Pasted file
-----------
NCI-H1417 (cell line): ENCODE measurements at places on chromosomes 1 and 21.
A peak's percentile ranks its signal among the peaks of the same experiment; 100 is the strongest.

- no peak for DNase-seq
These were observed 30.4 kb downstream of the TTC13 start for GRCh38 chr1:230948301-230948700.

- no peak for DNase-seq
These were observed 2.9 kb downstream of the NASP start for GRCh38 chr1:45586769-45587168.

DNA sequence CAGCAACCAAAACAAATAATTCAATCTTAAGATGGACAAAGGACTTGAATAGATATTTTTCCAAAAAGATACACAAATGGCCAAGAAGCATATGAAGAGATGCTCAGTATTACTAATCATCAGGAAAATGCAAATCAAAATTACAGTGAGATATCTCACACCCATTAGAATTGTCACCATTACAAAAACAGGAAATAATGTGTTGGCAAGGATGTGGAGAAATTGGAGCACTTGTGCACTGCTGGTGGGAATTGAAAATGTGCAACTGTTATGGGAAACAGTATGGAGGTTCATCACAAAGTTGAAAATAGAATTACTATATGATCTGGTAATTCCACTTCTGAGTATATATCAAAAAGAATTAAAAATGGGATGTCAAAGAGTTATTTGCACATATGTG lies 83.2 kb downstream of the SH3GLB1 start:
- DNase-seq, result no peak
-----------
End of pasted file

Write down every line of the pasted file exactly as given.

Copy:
NCI-H1417 (cell line): ENCODE measurements at places on chromosomes 1 and 21.
A peak's percentile ranks its signal among the peaks of the same experiment; 100 is the strongest.

- no peak for DNase-seq
These were observed 30.4 kb downstream of the TTC13 start for GRCh38 chr1:230948301-230948700.

- no peak for DNase-seq
These were observed 2.9 kb downstream of the NASP start for GRCh38 chr1:45586769-45587168.

DNA sequence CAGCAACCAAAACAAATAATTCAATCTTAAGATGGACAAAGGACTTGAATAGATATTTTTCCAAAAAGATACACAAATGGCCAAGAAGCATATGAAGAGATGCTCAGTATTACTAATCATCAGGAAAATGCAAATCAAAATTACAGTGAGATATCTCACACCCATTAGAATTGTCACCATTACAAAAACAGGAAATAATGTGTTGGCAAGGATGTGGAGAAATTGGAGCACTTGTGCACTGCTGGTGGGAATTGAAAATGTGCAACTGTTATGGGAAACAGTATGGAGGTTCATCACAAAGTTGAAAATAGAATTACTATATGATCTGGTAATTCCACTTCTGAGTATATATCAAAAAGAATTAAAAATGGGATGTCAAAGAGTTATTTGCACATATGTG lies 83.2 kb downstream of the SH3GLB1 start:
- DNase-seq, result no peak